A second season of excavations at Cookham, near Maidenhead, has revealed the well-preserved remains of a monastic landscape linked to an 8th-century queen.
The Thames-side monastery is associated with Cynethryth, who became its abbess after the death of her husband, Offa of Mercia, in AD 796. While this royal patronage did not spare the site from being abandoned towards the end of the 9th century, nor from its location becoming lost (and long-disputed) over subsequent years, its remains are now being brought to light once more, following their rediscovery by University of Reading archaeologists in 2021 (see CA 380).
When CA visited the University’s Field School excavations this summer, the original trenches had been greatly expanded, revealing a wide swathe of features including a waterfront trading and production zone and, some 30m to its south, an area with burials, likely to represent a monastic cemetery used for the lay population, encroached on by domestic occupation. The archaeology is undisturbed by later development, as it lies beneath land belonging to Holy Trinity church.
In the waterfront zone, large linear spreads of gravel have been interpreted as the remains of streets, yards, and radiating paths along which goods could have been brought to and from the river frontage. On each side, post-holes, beaten clay floor surfaces, and internal hearths testify to the presence of numerous buildings. The precise purpose of these structures is still being pieced together (XRF analysis has not revealed evidence for metalworking within them, for example). However, it is thought that they may have served as workshops – possibly for processing meat, given the huge quantity of butchered animal bone that has been recovered – and, in the case of one building which contained the remains of two oven bases and a flue, a bakery.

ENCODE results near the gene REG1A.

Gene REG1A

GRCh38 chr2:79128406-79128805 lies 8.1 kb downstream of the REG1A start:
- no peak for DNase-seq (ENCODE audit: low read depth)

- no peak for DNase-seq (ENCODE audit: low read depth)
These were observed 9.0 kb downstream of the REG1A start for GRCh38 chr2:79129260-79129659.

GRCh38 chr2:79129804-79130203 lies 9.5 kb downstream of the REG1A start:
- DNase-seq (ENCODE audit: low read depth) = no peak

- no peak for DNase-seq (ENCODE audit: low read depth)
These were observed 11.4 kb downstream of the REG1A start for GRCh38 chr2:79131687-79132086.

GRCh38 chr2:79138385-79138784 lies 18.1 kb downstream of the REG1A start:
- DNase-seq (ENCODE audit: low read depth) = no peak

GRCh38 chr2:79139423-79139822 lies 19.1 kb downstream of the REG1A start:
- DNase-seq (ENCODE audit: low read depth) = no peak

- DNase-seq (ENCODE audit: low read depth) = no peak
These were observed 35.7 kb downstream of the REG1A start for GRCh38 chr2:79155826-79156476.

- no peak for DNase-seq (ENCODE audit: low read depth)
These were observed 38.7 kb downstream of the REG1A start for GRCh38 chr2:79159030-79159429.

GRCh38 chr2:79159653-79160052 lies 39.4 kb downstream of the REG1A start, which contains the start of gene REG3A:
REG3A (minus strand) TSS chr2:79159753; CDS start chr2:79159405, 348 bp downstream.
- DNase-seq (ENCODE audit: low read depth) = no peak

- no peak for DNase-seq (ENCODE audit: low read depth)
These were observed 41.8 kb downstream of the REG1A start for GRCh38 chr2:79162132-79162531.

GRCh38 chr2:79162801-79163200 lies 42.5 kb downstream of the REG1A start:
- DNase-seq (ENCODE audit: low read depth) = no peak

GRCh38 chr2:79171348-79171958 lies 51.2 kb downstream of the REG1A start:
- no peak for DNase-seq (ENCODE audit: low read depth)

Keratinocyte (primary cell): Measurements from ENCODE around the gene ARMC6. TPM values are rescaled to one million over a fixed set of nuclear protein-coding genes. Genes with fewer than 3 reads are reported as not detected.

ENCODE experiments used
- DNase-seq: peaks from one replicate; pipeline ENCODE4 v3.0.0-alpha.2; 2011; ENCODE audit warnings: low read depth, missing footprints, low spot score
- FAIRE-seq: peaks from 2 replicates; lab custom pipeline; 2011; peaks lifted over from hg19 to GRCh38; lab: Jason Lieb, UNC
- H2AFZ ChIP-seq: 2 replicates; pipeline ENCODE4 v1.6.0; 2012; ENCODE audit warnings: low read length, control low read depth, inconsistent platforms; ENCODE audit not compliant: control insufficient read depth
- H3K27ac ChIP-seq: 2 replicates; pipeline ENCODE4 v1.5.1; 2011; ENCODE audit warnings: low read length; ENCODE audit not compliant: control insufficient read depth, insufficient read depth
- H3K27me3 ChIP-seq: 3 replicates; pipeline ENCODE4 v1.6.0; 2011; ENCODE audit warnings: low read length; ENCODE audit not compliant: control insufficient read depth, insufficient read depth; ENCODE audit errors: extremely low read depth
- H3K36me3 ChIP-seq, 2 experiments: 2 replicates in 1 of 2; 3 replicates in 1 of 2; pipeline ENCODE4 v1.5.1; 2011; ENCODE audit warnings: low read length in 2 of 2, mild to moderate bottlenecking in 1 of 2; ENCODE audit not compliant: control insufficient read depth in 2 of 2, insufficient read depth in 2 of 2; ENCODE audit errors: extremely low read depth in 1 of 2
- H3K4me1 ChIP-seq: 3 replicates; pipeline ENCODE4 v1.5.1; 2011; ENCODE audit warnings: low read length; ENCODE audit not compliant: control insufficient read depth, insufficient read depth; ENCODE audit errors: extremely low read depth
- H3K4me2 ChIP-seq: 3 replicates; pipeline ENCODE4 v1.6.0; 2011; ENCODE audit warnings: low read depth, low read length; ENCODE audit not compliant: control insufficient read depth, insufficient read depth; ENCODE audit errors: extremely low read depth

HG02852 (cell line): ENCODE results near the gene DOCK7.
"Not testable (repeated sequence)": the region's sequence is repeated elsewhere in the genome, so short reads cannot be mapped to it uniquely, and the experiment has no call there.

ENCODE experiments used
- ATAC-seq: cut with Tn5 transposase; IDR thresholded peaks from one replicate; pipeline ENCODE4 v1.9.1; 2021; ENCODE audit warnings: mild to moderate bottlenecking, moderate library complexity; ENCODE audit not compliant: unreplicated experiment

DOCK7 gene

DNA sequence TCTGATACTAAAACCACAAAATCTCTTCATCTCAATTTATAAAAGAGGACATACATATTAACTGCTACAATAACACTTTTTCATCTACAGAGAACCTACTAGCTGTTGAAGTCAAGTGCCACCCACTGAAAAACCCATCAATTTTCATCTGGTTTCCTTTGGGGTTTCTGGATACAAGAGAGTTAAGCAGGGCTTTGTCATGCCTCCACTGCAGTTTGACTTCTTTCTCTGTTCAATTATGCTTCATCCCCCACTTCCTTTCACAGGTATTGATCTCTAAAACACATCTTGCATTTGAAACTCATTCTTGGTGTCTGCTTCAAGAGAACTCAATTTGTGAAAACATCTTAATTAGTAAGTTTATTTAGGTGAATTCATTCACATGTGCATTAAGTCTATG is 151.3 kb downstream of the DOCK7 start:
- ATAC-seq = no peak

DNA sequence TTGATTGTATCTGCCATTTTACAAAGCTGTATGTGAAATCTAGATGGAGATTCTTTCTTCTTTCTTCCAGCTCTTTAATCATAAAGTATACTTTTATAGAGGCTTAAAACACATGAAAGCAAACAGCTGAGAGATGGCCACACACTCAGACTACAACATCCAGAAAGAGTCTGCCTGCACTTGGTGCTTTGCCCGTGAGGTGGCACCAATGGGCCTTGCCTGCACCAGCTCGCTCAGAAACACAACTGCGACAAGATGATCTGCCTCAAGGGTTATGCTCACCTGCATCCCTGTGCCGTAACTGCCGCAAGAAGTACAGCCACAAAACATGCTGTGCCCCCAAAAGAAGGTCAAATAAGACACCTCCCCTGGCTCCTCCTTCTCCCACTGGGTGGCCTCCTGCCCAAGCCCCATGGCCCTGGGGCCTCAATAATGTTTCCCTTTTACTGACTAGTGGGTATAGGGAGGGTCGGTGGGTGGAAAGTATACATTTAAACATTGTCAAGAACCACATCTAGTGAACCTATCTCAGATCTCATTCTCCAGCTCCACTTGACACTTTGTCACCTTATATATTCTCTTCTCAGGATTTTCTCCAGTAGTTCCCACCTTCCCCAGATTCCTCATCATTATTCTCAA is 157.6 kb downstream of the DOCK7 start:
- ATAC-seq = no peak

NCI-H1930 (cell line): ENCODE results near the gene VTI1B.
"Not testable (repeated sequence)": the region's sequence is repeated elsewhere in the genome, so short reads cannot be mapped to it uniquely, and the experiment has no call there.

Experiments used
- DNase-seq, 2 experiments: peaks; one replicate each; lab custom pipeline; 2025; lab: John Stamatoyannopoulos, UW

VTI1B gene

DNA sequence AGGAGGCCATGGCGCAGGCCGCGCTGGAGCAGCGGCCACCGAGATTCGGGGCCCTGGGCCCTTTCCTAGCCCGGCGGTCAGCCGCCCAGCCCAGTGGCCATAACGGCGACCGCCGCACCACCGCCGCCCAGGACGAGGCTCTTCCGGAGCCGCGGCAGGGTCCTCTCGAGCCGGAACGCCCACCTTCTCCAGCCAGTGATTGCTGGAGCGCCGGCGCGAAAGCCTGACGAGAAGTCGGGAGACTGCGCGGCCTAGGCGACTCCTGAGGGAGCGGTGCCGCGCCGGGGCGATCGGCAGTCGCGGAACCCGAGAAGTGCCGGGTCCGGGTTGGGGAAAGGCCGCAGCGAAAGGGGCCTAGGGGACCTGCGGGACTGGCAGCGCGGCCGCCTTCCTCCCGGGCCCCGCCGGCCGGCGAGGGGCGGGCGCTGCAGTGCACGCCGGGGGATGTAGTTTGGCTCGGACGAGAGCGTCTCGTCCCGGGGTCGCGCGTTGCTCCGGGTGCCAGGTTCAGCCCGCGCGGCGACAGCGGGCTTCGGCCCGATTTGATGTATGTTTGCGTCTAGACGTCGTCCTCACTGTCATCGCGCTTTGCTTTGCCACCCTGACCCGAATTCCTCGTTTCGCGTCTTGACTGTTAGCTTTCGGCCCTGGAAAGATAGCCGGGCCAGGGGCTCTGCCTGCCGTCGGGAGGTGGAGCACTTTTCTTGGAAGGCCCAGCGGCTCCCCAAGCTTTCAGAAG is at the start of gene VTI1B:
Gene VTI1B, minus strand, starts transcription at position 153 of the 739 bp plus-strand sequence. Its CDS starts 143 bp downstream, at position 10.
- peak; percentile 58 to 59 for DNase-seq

‘This level of infrastructure and planning is surprising, and compares with larger trading and production sites known as wics that were the only towns of the period,’ said lead archaeologist Dr Gabor Thomas. ‘While the population of Cookham would have been considerably smaller than contemporary London and Southampton – which numbered populations in the low thousands – there are similarities in the way in which this monastery was organised, reflecting its importance as a place of trade and production on the River Thames.’
A wide array of mid-Saxon (8th- to 9th-century) artefacts was recovered, despite only a small percentage of stratified contexts being sampled in this season’s excavation. Fragments of vessel and window glass, alongside imported pottery, are consistent with a high-status monastic community, as is a preponderance of delicate dress-pins – probably used to fasten veils and headdresses of female members of the community.
Physical traces of some of these inhabitants themselves have been uncovered by the team: a short distance from the area of industrial activity lies a cemetery thought to be associated with the lay community that served the monastery. The graves were bounded by a substantial curving ditch, running from east to west (pottery recovered from its fill suggests a Middle Saxon date), and some of the burials had been disturbed by the creation of a later north–south ditch that cut through the east–west boundary. No artefacts accompany any of the human remains, and it is hoped that radiocarbon analysis will shed more light on their date, but it is thought that they may have been interred in the 8th or 9th century.
The University of Reading Field School will return to Cookham next summer. See https://research.reading.ac.uk/middle-thames-archaeology for more information about the excavations, which are part of a wider Reading project to learn more about Anglo-Saxon kingdoms in the Mid-Thames region – and watch this space for a fuller feature in a future issue of CA, once more post-excavation analysis has been done.
TEXT: C Hilts